Susan Lee Johnson
Susan Lee Johnson is a professor of history, Chicanx and Latinx studies, and gender and women's studies at the University of Wisconsin–Madison. She is the author of Roaring Camp: The Social World of the California Gold Rush (2000), which won the Bancroft Prize and the W. Turrentine Jackson Prize. Johnson recently completed a book manuscript entitled "A Traffic in Men: The Old Maid, the Housewife, and Their Great Westerner," a critical biography of two white women, amateur but published historians, who practiced a traffic in men, in part through their fascination with the famous westerner Kit Carson. It examines relationships between women historians and male historical subjects and between professional and amateur scholars. It also explores the practice of history in the context of everyday life, the seductions of gender in the context of racialized power, and the spatiotemporal dimensions of twentieth-century relationships predicated on nineteenth-century regional pasts. Johnson is currently researching how the Santa Fe Trail connected two distinct and disparate worlds of slavery in the nineteenth century.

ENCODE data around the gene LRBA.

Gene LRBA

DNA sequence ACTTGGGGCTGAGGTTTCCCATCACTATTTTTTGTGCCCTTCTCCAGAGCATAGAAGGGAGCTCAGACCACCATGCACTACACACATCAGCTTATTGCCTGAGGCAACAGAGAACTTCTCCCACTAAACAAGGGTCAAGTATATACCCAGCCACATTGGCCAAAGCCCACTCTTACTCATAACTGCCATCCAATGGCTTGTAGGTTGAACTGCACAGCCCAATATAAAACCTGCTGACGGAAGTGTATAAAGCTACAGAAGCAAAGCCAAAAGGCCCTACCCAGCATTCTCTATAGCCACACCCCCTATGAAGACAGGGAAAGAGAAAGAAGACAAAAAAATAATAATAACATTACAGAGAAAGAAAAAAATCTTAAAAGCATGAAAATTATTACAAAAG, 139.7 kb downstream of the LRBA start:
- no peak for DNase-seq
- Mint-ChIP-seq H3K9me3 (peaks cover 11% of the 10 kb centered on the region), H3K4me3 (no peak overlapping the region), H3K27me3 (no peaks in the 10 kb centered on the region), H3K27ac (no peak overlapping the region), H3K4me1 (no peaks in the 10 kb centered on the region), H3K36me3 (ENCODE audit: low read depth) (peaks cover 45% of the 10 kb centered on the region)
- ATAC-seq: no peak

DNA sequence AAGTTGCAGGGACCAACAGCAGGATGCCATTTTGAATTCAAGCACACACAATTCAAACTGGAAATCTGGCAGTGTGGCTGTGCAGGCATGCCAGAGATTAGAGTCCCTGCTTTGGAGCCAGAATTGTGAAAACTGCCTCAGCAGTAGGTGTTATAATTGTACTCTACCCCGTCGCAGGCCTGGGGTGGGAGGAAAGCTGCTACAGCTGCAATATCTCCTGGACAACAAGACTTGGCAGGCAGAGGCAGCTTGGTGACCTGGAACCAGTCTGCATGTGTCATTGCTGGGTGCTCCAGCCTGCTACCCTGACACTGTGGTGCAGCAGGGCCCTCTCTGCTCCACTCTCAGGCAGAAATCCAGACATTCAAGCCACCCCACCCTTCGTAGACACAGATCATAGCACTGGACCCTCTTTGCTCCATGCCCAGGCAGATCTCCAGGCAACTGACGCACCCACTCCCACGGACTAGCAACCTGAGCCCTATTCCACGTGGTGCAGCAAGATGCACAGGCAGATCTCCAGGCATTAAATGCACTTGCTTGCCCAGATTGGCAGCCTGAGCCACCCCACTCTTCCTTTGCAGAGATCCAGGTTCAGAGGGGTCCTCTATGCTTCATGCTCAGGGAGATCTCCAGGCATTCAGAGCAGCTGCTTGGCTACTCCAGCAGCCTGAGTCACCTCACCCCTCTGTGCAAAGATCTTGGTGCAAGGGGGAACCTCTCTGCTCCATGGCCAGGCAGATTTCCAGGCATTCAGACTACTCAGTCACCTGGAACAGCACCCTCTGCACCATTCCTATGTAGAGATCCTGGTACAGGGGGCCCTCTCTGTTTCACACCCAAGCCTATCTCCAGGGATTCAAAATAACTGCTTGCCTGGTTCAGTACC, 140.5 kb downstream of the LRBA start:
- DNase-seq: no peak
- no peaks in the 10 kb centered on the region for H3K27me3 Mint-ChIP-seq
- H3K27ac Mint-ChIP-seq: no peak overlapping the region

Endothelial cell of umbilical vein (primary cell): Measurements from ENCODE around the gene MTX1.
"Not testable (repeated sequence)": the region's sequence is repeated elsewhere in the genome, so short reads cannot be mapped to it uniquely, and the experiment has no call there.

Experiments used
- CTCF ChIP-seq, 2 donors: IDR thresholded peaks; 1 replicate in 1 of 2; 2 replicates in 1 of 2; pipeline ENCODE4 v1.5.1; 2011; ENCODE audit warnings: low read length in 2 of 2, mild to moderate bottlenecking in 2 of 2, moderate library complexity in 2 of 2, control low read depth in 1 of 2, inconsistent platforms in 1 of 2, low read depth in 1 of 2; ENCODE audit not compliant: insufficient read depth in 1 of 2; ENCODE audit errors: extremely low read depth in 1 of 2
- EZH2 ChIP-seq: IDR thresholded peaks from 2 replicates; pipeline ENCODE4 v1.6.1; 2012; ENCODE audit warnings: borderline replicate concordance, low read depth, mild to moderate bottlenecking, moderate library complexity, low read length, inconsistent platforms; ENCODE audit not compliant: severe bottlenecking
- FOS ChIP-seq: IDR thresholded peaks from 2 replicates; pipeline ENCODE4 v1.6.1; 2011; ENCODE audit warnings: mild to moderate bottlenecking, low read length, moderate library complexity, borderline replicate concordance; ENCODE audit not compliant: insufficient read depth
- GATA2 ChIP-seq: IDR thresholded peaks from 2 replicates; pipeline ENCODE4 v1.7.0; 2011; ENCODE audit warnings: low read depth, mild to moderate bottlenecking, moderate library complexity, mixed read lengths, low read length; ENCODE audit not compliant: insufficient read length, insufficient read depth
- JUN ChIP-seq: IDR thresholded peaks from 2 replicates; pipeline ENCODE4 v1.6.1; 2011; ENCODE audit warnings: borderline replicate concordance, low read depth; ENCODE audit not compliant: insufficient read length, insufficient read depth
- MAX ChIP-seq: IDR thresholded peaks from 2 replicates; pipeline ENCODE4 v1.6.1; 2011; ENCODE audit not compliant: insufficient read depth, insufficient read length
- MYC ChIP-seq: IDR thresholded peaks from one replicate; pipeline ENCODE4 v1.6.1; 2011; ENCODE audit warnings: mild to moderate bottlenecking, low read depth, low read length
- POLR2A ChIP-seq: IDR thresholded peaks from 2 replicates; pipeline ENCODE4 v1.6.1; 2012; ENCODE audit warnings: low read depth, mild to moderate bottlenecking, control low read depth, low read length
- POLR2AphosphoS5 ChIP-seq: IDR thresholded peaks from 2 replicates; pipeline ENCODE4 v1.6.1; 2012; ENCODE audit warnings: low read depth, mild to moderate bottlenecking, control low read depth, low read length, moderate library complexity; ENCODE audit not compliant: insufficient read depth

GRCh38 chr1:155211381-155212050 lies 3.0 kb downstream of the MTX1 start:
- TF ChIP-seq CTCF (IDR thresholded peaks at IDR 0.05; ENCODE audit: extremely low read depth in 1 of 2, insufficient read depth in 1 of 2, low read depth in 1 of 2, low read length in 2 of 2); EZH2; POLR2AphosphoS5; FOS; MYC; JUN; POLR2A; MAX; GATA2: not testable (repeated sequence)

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- Some Guys on Some Horses: How the Politics of Gender, Race, and Nation Birthed the Field of Western History in the Age of Hollywood Westerns
- Bury My Hero at Wounded Knee: Gender, Race, and Historical Practice in the Long 1970s
- Living for the City: Twentieth-Century Urban Lives, Nineteenth-Century Hinterland Histories, and the Creation of Usable Pasts
- A Traffic in Men: Women Historians, Male Historical Subjects, and How Gender Seduces in a Context of Racial Power